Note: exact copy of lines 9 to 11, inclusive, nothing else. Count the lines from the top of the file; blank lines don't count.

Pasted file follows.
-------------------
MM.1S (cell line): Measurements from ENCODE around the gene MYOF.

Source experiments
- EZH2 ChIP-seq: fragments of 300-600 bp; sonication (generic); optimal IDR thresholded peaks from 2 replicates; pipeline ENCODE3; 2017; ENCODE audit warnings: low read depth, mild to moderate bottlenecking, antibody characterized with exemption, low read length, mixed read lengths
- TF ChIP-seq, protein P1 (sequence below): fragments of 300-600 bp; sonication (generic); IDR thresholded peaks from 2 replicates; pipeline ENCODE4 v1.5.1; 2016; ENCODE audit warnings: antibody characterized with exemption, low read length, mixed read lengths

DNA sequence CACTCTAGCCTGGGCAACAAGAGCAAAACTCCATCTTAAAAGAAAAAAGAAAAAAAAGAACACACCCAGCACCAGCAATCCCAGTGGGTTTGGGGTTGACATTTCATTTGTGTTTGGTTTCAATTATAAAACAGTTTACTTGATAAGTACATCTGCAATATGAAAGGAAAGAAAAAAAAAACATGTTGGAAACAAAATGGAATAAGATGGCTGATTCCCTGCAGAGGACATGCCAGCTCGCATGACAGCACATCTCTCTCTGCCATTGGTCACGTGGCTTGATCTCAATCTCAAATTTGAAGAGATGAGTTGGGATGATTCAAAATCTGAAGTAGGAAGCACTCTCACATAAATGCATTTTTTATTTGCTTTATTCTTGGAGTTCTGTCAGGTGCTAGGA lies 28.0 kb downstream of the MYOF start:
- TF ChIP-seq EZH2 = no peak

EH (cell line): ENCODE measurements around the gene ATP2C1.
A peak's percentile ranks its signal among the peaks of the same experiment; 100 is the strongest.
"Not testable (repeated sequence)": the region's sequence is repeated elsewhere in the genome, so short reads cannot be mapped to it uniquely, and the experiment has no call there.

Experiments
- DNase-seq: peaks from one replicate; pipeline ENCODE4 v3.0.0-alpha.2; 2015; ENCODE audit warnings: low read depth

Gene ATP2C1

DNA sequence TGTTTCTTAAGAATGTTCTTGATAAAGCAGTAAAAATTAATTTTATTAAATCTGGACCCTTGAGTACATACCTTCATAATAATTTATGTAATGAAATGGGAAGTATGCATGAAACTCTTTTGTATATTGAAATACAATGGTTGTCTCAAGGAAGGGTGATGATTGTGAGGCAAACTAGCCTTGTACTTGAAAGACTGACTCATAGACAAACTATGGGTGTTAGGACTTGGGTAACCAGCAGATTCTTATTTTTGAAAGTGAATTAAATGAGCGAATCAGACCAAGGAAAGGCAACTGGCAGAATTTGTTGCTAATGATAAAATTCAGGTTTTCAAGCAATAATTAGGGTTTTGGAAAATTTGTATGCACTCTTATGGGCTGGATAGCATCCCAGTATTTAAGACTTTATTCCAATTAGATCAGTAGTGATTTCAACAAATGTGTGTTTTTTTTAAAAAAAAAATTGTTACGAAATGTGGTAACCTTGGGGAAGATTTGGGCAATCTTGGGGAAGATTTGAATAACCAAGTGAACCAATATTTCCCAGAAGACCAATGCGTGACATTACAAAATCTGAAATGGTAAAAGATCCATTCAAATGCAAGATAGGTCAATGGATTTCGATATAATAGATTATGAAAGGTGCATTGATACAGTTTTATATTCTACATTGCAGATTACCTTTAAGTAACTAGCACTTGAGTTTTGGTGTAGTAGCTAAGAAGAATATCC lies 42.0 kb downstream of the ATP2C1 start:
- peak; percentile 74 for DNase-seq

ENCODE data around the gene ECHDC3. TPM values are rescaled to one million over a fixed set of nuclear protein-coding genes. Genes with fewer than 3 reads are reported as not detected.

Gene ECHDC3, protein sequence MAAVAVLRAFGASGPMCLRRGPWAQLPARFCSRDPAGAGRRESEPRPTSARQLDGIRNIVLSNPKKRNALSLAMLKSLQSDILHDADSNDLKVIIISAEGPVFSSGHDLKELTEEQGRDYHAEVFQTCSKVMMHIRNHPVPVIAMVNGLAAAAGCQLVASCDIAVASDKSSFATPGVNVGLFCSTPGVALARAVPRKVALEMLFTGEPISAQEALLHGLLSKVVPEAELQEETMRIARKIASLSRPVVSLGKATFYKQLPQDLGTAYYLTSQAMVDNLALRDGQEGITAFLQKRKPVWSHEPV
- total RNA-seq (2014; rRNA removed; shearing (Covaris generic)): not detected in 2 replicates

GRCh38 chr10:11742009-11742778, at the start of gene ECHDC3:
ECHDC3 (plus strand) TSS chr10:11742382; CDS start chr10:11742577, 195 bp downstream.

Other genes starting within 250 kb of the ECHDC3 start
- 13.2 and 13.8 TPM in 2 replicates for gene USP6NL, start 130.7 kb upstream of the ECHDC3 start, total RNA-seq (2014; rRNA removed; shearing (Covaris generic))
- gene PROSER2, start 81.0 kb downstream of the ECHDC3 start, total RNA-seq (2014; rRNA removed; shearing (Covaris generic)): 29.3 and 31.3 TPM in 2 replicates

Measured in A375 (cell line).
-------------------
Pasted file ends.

"Not testable (repeated sequence)": the region's sequence is repeated elsewhere in the genome, so short reads cannot be mapped to it uniquely, and the experiment has no call there.

Experiments
- DNase-seq: peaks from one replicate; pipeline ENCODE4 v3.0.0-alpha.2; 2015; ENCODE audit warnings: low read depth